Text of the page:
"it should be remembered that there was no such thing that could be accurately referred to as "British Military" prior to 1707."
Maybe - although the Stuart kings styled themselves as "of Great Britain," so Prince Charles' little party are not ruled out. But, I agree that the refrain of "True British sailors" definitely points to a time when Britain was a working entity, rather than just a union in law - so that points to later rather than earlier in the C18th. (And I am only ignoring for my own amusement the SOLE RELEVANT FACT in this discussion as given by Jack Campin.)
You over-exaggerate the continued hostility of Spain to England. There was plenty of trade between the two countries, fluctuating of course with the hot or cold of the relationship between the two countries. (Since you love my musings so much, I shall mention my Great-Uncle John, who, in 1577, was given a job as Gunner - at 8 ducats a month, no less - by the King of Spain for having brought 258 Christian men out of slavery in Alexandria. Old John Fox probably wrote the original "Spanish Ladies" while returning freely to England in 1579, and listing off, one by one, those landmarks so often remembered and longed for.)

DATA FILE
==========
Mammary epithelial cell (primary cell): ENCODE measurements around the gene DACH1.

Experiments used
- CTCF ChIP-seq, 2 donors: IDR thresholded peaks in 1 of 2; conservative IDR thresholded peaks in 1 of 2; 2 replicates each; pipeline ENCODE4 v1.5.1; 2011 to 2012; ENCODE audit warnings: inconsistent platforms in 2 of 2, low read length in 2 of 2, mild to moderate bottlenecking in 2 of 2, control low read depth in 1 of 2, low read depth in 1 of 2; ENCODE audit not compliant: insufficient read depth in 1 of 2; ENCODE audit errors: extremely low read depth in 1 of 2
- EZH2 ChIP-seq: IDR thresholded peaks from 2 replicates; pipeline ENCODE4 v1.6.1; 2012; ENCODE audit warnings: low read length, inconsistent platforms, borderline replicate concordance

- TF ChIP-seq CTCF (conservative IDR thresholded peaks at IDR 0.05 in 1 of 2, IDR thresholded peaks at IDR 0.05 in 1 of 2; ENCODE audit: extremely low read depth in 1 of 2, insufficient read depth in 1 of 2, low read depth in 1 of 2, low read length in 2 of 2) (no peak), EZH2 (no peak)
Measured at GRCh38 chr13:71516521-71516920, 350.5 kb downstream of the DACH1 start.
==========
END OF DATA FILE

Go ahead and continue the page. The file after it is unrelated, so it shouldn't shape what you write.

"Who ever made the claim that the song was used by pilots and masters of vessels as a navigational aid? "
The poster immediately before me made just that claim. "The landmarks and distances in the song are the references pilots and sailing masters would have used to bring their vessels home in the days before electronic navigation."
But whether intended for navigating, or teaching navigation, or teaching how to bring a ship to anchor, the song is pretty useless, especially since different versions (all beginning "Farewell and Adieu etc") give different distances and procedures. (Although, if we didn't both agree on the later date of the song, I might have accepted the argument that Cloudesley Shovell's little accident was down to a confusion on the part of some hapless middy who happened to know the wrong version of "Spanish Ladies.")
However - all absurdities apart - I see no arguments in this thread to counter the view that "like the songs of Dibdin and all the rest, the song was quite likely the work of an armchair enthusiast whose closest link with Spain was a pint of sherry in a tavern in Deptford."